According to Western claims, Russia managed to export 56 million tonnes of grain products through the Black Sea grain deal, generating $41 billion in revenue. However, Moscow argues that practical hindrances, including restrictions on payments, logistics, and insurance, have impeded these shipments, leaving Western commitments unfulfilled.

Additionally, Moscow is pushing for the reconnection of the Russian Agricultural Bank to the Swift international payments system. The Western nations cut ties with the bank in June 2022 as part of sanctions imposed in response to the invasion, although these restrictions do not apply to new debt or equity transactions.

Furthermore, the Kremlin is eager to restart a crucial ammonia pipeline that runs to Pivdennyi in the Odesa region. US and European officials are increasingly open to this possibility, provided that Kyiv grants approval, recognizing the significance of ammonia as a vital fertilizer ingredient.

The disagreements, involving intricate details, have evolved into a significant propaganda battleground as Russia and the Western countries vie to persuade both less affluent nations and the influential BRICS nations that their adversary is responsible for the resulting inflation and grain shortages.

As an incentive, Russia has proposed providing up to 1 million tonnes of Russian grain to Turkey at reduced prices, with the intention of processing it at Turkish facilities and subsequently shipping it to countries in dire need. Turkey is grappling with a 60% inflation rate, exacerbated by soaring food prices.

Before the suspension, this agreement facilitated the export of nearly 33 million tonnes of grain to global markets from Ukraine, with well over half of that grain and two-thirds of the wheat reaching developing nations. The United States contends that approximately 20 million tonnes of this grain went to developing countries. Russia's contribution to addressing global food scarcity remains in question, given that it ranks only 34th in terms of contributions to the UN World Food Programme, despite expecting a record harvest.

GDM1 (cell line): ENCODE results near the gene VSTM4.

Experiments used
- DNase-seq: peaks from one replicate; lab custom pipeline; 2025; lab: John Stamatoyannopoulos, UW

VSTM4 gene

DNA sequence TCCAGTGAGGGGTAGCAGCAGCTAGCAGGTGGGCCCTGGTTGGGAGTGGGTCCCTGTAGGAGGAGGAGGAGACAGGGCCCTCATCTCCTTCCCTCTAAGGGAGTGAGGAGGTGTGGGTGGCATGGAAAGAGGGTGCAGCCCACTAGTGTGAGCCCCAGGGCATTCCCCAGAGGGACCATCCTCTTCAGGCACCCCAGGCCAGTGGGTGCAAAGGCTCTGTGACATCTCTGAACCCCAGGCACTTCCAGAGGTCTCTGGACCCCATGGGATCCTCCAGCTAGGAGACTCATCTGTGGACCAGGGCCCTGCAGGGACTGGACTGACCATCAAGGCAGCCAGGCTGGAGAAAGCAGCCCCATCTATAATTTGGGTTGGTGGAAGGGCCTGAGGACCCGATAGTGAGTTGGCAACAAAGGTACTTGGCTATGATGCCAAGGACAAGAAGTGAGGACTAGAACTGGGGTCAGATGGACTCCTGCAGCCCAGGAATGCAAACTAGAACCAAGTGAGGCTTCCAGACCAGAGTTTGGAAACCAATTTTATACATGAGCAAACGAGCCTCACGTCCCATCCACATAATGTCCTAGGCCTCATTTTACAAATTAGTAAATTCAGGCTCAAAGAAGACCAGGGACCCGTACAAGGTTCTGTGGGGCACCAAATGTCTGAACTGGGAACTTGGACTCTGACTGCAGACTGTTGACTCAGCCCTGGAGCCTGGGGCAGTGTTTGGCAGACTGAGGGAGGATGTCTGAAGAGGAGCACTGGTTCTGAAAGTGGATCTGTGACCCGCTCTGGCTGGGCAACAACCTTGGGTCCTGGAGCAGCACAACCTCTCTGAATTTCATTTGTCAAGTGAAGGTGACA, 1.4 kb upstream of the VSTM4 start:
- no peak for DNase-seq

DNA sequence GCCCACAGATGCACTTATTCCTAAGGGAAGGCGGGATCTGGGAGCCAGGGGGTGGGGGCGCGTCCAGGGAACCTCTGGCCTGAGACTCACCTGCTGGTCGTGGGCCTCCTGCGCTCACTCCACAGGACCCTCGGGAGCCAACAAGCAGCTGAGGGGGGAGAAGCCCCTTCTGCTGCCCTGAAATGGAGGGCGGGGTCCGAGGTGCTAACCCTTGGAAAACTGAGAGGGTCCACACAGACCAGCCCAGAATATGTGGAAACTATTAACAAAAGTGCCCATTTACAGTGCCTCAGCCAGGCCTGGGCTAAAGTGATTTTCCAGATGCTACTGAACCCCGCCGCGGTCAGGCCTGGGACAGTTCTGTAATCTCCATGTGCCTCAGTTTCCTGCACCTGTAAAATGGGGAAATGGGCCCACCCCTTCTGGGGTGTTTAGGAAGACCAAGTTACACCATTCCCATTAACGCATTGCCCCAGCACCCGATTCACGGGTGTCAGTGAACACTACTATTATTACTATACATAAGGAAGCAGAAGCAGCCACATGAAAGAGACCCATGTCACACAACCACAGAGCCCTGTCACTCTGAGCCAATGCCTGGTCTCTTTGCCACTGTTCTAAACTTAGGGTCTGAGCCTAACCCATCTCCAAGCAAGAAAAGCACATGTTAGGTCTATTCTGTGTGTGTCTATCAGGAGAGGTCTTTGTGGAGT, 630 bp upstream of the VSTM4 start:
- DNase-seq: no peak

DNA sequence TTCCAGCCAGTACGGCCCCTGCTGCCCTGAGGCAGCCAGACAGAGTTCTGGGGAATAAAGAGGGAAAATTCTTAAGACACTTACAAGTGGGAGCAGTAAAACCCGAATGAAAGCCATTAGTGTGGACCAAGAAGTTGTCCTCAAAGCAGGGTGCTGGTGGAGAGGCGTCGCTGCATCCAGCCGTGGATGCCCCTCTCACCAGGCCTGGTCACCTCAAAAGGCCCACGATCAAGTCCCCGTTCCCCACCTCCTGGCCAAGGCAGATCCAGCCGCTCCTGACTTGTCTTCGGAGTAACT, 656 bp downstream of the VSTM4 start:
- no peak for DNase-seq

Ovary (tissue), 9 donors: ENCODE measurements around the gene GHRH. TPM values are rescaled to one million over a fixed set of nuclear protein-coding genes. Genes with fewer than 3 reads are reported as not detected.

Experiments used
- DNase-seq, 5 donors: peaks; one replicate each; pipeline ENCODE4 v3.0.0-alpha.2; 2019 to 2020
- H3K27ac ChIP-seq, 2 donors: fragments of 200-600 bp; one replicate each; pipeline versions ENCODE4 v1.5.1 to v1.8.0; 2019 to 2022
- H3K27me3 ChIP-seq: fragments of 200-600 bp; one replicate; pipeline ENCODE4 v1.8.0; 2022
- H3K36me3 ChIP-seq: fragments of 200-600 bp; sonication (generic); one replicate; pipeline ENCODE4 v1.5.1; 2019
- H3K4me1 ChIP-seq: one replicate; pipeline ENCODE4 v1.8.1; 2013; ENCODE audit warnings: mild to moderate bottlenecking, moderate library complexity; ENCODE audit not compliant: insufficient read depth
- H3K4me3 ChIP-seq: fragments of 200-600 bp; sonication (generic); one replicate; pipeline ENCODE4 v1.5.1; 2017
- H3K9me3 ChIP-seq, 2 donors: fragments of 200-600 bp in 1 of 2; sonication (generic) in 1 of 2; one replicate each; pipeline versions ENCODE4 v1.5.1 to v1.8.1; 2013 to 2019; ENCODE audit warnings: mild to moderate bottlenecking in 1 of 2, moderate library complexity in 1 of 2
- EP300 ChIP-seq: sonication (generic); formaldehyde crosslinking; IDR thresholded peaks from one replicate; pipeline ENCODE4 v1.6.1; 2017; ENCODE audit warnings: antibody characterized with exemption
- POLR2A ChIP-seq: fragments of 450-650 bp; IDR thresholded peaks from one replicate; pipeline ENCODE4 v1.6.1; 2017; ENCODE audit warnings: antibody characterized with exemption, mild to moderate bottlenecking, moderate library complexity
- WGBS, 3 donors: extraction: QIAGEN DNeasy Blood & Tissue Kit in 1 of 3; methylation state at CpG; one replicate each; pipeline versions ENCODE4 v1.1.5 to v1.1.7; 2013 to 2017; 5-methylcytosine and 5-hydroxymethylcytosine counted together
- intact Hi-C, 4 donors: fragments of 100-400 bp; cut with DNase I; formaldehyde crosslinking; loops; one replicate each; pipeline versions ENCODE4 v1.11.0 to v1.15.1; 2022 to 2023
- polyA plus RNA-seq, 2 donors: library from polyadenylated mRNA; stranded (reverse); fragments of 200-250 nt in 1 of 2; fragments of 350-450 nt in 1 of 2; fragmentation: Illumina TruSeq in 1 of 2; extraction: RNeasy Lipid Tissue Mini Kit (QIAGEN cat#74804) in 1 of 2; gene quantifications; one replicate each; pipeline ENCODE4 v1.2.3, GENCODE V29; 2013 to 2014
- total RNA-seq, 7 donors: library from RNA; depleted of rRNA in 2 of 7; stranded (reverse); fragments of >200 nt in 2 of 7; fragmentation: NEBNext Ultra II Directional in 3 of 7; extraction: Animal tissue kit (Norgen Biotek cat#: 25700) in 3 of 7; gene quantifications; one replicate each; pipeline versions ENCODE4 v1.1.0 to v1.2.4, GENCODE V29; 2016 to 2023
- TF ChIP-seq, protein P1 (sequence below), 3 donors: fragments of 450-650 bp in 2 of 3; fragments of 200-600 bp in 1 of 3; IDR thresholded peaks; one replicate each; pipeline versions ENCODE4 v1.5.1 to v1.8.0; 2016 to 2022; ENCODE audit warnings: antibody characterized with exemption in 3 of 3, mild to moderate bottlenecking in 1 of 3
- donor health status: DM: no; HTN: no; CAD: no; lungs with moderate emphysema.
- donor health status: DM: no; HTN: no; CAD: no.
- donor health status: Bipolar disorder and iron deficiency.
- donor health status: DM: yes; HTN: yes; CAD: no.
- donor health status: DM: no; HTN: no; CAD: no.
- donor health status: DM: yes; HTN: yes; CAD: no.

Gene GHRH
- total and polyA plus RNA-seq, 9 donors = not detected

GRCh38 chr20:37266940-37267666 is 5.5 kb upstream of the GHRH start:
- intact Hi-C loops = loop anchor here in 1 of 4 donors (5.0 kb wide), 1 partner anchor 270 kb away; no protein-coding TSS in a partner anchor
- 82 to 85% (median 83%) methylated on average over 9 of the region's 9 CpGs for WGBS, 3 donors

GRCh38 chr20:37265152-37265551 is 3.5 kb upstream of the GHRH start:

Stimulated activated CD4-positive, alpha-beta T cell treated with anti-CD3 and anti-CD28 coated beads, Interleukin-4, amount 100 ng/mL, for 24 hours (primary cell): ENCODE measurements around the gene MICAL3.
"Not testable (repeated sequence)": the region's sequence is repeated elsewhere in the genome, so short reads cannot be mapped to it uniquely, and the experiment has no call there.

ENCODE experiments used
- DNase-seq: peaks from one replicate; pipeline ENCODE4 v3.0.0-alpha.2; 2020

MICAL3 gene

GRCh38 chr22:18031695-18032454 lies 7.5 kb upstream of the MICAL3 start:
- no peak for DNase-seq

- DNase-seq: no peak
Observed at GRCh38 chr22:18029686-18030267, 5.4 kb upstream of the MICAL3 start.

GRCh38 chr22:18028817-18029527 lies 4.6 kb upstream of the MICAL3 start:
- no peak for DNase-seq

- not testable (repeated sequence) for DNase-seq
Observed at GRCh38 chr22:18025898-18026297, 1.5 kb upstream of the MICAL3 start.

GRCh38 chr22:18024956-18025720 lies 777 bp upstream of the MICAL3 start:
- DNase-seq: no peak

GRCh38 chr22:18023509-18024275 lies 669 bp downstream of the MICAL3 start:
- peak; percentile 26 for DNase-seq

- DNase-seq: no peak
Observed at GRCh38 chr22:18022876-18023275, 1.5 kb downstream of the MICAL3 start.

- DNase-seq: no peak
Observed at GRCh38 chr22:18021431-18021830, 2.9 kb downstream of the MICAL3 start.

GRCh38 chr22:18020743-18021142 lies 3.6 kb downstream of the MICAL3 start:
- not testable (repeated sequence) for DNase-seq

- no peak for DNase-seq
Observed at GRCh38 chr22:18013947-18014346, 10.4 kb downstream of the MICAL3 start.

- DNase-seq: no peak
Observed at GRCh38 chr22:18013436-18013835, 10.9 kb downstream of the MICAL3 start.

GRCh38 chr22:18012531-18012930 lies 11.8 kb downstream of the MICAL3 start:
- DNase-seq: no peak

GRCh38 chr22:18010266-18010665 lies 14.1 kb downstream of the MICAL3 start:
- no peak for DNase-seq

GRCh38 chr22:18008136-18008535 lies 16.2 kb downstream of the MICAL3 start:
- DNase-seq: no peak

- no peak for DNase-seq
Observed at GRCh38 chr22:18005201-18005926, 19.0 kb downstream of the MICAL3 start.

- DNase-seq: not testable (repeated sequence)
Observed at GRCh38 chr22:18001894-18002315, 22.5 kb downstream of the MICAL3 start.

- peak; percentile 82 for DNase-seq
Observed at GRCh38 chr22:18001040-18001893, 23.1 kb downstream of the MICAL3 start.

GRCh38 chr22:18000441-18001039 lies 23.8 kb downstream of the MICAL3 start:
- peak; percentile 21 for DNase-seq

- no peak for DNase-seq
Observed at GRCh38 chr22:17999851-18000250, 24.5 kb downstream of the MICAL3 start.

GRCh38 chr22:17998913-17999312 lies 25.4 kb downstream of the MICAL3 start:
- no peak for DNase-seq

The essence of the deal revolved around enabling commercial exports of food and fertilizers, including ammonia, from three vital Ukrainian ports on the Black Sea: Odesa, Chornomorsk, and Pivdennyi (formerly known as Yuzhny).

A Joint Coordination Centre (JCC) was established to oversee the execution of this initiative, with Istanbul serving as its host city. The JCC consists of representatives from Russia, Turkey, Ukraine, and the United Nations, with the UN acting as the secretariat.

To navigate cargo ships safely through the Black Sea, avoiding mined areas, Ukrainian vessels provided guidance into international waters. Subsequently, the vessels followed a designated maritime humanitarian corridor leading to Istanbul. Inspections of ships traveling to and from Ukrainian ports were conducted by JCC teams, which included inspectors from Russia, Turkey, Ukraine, and the UN. At its peak in October, the daily average for these inspections reached 10.6.


Since the collapse of the agreement, Ukraine has managed to dispatch three commercial shipments of grain from the Black Sea without obtaining Russian approval, utilizing new humanitarian routes. Moscow has issued threats to attack these ships but has not yet taken any action. Using land routes through Poland for grain exports is a more expensive, less grain-efficient, and time-consuming alternative.

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Cecilia Jones

Cecilia Jones - Cecilia Jones loves to write about movies, music, and the most popular and exciting news.